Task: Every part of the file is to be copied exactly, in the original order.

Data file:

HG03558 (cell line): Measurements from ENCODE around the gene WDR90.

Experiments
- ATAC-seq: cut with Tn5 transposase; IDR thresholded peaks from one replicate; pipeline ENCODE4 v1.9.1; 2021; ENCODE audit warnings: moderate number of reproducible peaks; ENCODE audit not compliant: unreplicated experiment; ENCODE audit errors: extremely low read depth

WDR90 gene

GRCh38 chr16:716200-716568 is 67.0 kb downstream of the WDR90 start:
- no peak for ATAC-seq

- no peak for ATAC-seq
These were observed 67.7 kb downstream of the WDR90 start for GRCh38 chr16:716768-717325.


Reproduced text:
HG03558 (cell line): Measurements from ENCODE around the gene WDR90.

Experiments
- ATAC-seq: cut with Tn5 transposase; IDR thresholded peaks from one replicate; pipeline ENCODE4 v1.9.1; 2021; ENCODE audit warnings: moderate number of reproducible peaks; ENCODE audit not compliant: unreplicated experiment; ENCODE audit errors: extremely low read depth

WDR90 gene

GRCh38 chr16:716200-716568 is 67.0 kb downstream of the WDR90 start:
- no peak for ATAC-seq

- no peak for ATAC-seq
These were observed 67.7 kb downstream of the WDR90 start for GRCh38 chr16:716768-717325.